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No regrets for McFarlane ... after five relay silver medals at World Championships

Published:Sunday | April 19, 2015 | 12:00 AMGordon Williams
Danny McFarlane in action on the Grand Prix circuit.

Every two years, for more than two decades, Jamaica's Danny McFarlane has either been immersed in World Championships (WC) competition or debate about his role in track's greatest spectacle outside of the Olympics Games.

As another WC looms in August, the shadow of five straight silver medals McFarlane earned on Jamaica's 4x400 metres relay teams between 1995 and 2003 follows him.

But if Merlene Ottey was a reluctant 'Bronze Queen', for failing to win enough global gold to satisfy critics, McFarlane embraces his silver stash, including 4x400 runner-up at the 2000 Olympics, plus second in the 400 metres hurdles at the 2004 Games.

"It makes me look back and think I was an outstanding athlete," the record co-holder for the most consecutive WC appearances, starting in 1993, said on April 14 from his United States (US) base.

Like Ottey, McFarlane sprinkled his career with defining victories, including 4x400 gold at the 2003 World Indoor Championships, 1999 Pan Am and 2001 CAC games. His streak of WC relay silver, however, underlines his legacy. McFarlane said he's not consumed by it. Yet, for each WC 'Danny Mac' missed gold, he can pinpoint factors which determined the outcome.

Take 1995 in Gothenburg, Sweden.

"Honestly," according to McFarlane, Jamaica couldn't win.

"Not with the US having Butch Reynolds and Michael Johnson."

 

third-leg clash

 

McFarlane didn't spare himself recalling his third-leg clash with Reynolds, the WC 400 silver medallist.

"Every move I made he kept leading more," McFarlane laughed. "It's like my move wasn't anything. The gap just kept getting wider and wider."

Reynolds passed to 400 champion, Johnson, who easily held off Gregory Haughton. US clocked two minutes 57.32 seconds, Jamaica 2:59.88.

"We never had a chance," said McFarlane.

Two years later in Athens, Greece, however, he was more optimistic. There was no Johnson or Reynolds in the final.

"We could have won that race," McFarlane said.

US again crossed the line first. Jamaica only managed third behind Great Britain (GB). So in 2008, when Antonio Pettigrew admitted "cheating" by using performance-enhancing drugs, and US was disqualified, GB were elevated to gold and Jamaica silver.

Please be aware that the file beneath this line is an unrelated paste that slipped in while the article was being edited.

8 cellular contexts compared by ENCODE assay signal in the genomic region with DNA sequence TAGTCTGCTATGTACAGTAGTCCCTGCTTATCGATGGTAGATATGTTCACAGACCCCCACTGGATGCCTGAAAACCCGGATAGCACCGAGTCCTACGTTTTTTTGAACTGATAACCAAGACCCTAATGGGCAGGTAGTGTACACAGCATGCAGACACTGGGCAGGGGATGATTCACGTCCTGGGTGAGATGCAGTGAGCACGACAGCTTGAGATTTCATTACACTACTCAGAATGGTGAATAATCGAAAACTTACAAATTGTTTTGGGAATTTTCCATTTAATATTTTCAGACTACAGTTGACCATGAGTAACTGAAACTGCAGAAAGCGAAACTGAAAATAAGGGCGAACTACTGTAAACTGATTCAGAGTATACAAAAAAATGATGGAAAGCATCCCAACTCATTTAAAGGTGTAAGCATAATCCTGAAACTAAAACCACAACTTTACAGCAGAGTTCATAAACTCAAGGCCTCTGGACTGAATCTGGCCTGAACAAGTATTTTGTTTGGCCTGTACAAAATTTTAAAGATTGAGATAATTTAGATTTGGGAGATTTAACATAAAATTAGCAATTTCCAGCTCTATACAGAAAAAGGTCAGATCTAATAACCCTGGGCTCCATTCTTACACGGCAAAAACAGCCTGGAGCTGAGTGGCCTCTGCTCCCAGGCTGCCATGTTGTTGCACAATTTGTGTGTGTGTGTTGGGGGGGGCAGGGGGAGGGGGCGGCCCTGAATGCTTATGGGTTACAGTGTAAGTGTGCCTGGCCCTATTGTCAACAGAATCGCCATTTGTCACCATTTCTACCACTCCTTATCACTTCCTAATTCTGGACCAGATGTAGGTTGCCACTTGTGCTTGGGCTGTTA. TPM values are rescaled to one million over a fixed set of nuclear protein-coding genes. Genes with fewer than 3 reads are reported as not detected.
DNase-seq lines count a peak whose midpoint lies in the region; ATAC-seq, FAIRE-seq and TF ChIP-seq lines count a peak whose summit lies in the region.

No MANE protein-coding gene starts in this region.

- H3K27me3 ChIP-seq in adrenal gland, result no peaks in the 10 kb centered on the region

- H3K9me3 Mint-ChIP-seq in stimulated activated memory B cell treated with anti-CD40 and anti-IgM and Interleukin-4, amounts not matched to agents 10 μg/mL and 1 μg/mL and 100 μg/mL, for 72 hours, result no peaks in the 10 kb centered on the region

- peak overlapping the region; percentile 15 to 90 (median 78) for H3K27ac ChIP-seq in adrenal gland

costly Mistakes

 

It wasn't the last time penalising America would affect Jamaica's WC fate. But McFarlane is convinced Jamaica could have beaten GB and US in 1997. Mistakes, including his own, proved costly.

"I was not 100 per cent coming off a respiratory infection," McFarlane said of his third leg run. "... So I hesitated in making the move. I wasn't sure of my endurance."

His changeover with Davian Clarke "was not the best" either, McFarlane admitted, and the anchor's strategy was questionable, too.

"He finished really, really fast," McFarlane recalled. "So maybe if he had kept closer contact we could have beat them ... That was a chance we missed."

GB clocked 2:56.65 seconds, edging Jamaica's new national record 2:56.75.

Johnson's return tempered Jamaica's gold aspirations by WC 1999 in Seville, Spain.

"We didn't have much chance with Michael Johnson on the US team," McFarlane remembered. "He had broken the world record (with 43.18 seconds in the 400 final). Plus they had Pettigrew and (Jamaican-born) Jerome Young (both 400 finalists).

"It wasn't realistic to win gold ... They were just better at that time."

Pettigrew's doping admission eventually disqualified the US But Jamaica, after finishing behind Poland, were again left with silver.

Unlike the three previous WC, Clarke and Michael McDonald didn't run in the 4x400 final in Edmonton, Canada, where McFarlane and Haughton were joined by Brandon Simpson and Christopher Williams. The US had changed, too, by 2001, boosting Jamaica's confidence.

"We went into that race thinking we could win," said McFarlane, "because there was no Michael Johnson."

Yet, concerns lingered. Haughton's brilliant effort earned bronze in the 400m, but also drained him for the relay's third leg.

"Our best runner, Gregory Haughton, was tired because he went through the 400 metres rounds," said McFarlane, who anchored. "... We ended up paying for that."

The Bahamas, boasting 400m winner Avard Moncour on anchor, led McFarlane to another silver.

Yet, by 2003, in Paris, France, McFarlane still believed he could snatch the elusive gold. At first, he wasn't sure of a relay place because he qualified for the WC in the 400m hurdles, not the 400m.

"I didn't want to take someone else's spot," McFarlane explained. "But everyone seemed comfortable with it, so I ran it."

Michael Blackwood had finished third in the 400m. The experienced Clarke and Simpson returned.

"It was a solid team," said McFarlane. "We felt good and confident ."

But physical strain exposed cracks.

"We never feared anyone," said McFarlane, who ran the second leg. "But we had a lot of heavy legs - me, Blackwood, Simpson."

The US won, but were later disqualified for another doping violation. Yet, Jamaica, again, settled for silver after finishing behind France.

Paris marked McFarlane's last shot at winning 4x400 WC gold. But there's no regret.

"A lot of men would not accomplish what I have," said McFarlane, 42, who stopped competing in 2012. "I have 10 international medals. I'm good.

"I feel satisfied I did my best," he added. " ... I would have liked to get gold, but it just never worked out .... I don't let it rule my life."